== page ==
This learning experience has also entailed some "horrendous" mistakes, he admits. Failing to get on top of this season's bumper dandelion crop early enough left him with fairway edges covered with seed heads, which looked confusingly like golf balls. "That caused some irritation and some lost business," he says.

Weed control is carried out largely by using two different grades of scarifiers, as well as "wearing the weeds out by mowing them", he says. "It's a completely different regime. We don't cut until the afternoon because it's kinder to the grass - it's growing then and you get a more precise cut."

Soil biology in the root zone is boosted by a compost tea applied monthly to the fairway, fungal additives and extracts from plants such as comfrey. "These have been around for years. Before chemicals, that was all there was," says Stevenson.

Other unconventional pest control methods include strong-smelling herbs such as rosemary planted on the edge of the tees to deter the rabbits that have not already been eaten by the resident population of stoats and weasels.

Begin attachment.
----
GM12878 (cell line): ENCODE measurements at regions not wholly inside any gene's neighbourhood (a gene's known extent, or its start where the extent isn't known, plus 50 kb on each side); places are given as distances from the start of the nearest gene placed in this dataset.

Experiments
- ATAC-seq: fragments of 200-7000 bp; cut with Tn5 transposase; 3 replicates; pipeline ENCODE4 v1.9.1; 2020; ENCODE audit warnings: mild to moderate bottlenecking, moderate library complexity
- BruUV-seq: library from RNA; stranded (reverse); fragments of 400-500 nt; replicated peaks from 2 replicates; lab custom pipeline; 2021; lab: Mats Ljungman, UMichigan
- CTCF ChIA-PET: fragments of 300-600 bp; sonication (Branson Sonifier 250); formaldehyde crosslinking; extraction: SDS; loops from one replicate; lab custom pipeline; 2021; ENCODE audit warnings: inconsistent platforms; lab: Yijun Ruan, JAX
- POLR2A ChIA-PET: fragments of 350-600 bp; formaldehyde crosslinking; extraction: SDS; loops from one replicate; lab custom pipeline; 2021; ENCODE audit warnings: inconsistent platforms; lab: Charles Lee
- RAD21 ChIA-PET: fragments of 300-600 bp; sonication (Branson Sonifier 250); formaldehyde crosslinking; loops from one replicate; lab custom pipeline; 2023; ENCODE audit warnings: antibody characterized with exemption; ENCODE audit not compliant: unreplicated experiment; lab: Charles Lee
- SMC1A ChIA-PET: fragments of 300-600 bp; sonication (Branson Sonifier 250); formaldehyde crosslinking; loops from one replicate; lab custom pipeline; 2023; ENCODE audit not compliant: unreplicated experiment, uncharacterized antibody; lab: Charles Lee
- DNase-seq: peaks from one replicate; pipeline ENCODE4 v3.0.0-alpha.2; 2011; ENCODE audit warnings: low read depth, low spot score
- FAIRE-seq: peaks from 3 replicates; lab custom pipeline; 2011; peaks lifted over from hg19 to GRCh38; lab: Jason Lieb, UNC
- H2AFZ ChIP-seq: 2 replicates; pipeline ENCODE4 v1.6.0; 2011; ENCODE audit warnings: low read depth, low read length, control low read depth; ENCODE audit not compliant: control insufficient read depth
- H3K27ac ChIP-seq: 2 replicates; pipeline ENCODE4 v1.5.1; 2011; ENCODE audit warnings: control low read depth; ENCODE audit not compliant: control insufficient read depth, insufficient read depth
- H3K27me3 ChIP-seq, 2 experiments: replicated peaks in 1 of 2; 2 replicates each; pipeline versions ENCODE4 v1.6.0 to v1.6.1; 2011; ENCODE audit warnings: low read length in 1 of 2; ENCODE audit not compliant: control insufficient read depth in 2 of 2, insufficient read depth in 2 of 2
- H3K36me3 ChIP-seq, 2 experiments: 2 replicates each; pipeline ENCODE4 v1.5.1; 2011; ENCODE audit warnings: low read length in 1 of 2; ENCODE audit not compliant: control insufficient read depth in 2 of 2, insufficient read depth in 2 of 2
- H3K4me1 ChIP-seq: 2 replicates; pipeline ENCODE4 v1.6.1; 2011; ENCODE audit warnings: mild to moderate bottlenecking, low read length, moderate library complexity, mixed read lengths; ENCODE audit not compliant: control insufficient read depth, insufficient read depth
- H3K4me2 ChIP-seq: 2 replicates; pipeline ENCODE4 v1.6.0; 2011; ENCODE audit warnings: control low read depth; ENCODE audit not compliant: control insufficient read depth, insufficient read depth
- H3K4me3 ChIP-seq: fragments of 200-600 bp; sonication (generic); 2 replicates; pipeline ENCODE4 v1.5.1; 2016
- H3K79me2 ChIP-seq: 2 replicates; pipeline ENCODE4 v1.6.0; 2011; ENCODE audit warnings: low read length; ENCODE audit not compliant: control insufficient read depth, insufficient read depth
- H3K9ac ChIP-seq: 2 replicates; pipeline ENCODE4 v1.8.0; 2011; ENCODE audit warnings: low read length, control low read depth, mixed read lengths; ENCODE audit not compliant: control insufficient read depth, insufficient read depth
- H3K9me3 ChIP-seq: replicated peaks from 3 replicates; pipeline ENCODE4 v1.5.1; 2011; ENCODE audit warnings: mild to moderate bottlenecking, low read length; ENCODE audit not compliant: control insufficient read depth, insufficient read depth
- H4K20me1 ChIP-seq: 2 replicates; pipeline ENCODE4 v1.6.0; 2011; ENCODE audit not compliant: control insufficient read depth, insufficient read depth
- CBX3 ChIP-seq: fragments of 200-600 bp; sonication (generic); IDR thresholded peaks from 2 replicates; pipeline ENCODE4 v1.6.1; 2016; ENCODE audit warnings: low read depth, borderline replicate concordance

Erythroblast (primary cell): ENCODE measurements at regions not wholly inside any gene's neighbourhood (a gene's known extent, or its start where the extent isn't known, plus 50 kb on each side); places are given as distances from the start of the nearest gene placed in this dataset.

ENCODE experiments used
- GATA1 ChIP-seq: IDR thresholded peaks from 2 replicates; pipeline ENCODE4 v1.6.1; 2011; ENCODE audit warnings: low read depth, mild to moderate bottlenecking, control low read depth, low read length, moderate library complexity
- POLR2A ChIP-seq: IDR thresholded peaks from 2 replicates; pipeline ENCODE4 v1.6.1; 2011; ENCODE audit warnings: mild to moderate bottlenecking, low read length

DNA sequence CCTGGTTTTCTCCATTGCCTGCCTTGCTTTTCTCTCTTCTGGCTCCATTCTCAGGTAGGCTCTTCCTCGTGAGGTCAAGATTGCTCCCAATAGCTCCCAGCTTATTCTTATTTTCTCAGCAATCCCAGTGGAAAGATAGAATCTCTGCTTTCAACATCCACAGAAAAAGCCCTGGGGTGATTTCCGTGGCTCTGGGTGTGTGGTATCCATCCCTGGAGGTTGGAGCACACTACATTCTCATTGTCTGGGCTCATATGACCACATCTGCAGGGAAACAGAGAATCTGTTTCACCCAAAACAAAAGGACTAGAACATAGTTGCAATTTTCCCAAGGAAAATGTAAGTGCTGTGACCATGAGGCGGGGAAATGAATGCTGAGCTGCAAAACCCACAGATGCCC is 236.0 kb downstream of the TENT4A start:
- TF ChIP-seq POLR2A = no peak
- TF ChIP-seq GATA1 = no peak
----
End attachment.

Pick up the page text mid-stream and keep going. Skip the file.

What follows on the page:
And the wildlife-friendly regime is not only a means of controlling pests. "The flora and fauna have gone berserk and customers take great delight in it," says Stevenson. Indeed, during HW's brief tour of the 230-acre (95ha) site, several pheasants, wood pigeons and ducks, a covey of partridges, a green woodpecker, a kestrel and even a sparrowhawk made their presence known. "We only need about 130 acres for golf and we can use the rest as we choose," Stevenson explains.

The river Cam, which meanders round the course edge, floods frequently. But this has been turned into a virtue by creating "fritillary meadows" on affected areas because the flowers thrive on inundated land. Stevenson hopes their flowering will coincide with a visit from the BBC's Springwatch next March. Otters and bank voles also populate the watercourses, while grass snakes and adders can be found on land.

"Golf courses take up 400,000 acres in the UK - that's more than all the Royal Society for the Protection of Birds (RSPB) reserves," he points out. "They could have a massive impact on the environment."

The course is working with the RSPB to establish traditional meadowlands where rare breed cattle from neighbouring Wimpole Hall, a National Trust-run estate, will graze. An allotment-style garden has also been established this year, providing fresh produce for the clubhouse kitchen. "Every golf course in the country has half an acre where they could grow some vegetables," Stevenson reckons, adding that a community gardening club is planned on site for next year.